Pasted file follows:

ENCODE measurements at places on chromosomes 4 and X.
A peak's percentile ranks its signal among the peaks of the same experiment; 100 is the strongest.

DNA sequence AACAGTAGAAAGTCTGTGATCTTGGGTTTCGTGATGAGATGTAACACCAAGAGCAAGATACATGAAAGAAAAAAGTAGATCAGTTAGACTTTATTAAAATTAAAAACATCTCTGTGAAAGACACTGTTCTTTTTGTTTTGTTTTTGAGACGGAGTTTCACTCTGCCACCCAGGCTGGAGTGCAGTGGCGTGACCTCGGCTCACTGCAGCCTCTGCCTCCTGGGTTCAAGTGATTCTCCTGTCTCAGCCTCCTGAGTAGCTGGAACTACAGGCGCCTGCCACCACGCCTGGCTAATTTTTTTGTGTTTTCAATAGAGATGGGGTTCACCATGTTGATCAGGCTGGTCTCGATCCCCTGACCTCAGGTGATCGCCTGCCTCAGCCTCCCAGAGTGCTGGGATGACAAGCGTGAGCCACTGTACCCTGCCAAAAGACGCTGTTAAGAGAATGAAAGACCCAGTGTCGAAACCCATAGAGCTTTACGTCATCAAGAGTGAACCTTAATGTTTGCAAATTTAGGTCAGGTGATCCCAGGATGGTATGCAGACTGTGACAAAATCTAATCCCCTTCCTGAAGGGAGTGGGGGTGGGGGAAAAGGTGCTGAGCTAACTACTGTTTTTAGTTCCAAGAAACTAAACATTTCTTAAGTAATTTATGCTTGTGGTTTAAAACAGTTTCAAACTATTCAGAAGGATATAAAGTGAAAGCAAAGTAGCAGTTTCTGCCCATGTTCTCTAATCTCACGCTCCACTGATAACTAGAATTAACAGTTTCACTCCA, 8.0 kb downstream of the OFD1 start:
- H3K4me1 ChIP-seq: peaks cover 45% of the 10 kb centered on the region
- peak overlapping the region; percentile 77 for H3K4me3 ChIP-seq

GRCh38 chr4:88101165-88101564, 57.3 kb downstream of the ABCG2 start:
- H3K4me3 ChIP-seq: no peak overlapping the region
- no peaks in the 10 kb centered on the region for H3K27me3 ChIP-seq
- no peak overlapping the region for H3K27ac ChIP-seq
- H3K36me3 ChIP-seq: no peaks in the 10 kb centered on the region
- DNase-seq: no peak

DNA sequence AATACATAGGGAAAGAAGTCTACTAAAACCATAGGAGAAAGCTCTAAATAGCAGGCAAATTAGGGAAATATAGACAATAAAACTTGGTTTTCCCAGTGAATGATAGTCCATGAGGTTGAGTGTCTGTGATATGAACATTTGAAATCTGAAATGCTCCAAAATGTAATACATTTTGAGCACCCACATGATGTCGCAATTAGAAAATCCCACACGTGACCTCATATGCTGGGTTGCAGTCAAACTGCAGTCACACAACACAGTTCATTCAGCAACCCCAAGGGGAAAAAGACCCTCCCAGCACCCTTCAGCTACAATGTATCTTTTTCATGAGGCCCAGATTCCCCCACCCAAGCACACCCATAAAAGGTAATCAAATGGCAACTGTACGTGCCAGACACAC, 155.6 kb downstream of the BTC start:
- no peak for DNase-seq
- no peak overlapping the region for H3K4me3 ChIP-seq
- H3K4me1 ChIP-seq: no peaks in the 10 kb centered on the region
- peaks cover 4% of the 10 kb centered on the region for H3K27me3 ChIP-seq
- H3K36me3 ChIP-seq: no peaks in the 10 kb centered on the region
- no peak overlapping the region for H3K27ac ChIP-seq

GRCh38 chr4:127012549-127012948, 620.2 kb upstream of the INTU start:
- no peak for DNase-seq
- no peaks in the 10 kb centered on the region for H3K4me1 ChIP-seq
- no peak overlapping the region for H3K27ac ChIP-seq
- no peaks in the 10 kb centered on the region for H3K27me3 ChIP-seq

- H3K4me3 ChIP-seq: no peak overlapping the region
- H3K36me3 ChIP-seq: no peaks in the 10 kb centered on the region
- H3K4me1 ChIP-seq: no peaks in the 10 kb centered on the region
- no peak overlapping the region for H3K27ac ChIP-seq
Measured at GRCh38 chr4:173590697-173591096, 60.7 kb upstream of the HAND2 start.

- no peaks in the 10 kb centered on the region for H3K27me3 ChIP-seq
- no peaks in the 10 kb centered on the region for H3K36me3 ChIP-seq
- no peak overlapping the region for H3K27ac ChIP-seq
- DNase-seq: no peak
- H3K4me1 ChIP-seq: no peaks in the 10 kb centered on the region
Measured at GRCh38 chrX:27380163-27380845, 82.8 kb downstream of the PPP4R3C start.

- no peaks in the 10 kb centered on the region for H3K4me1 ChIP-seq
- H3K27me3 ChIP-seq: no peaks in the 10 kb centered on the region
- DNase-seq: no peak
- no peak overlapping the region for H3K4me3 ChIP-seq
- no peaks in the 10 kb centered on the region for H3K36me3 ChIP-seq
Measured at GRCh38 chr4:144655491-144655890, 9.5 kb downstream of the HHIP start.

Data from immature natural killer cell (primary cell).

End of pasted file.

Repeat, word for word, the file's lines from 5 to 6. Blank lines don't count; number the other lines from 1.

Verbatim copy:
- peak overlapping the region; percentile 77 for H3K4me3 ChIP-seq

GRCh38 chr4:88101165-88101564, 57.3 kb downstream of the ABCG2 start: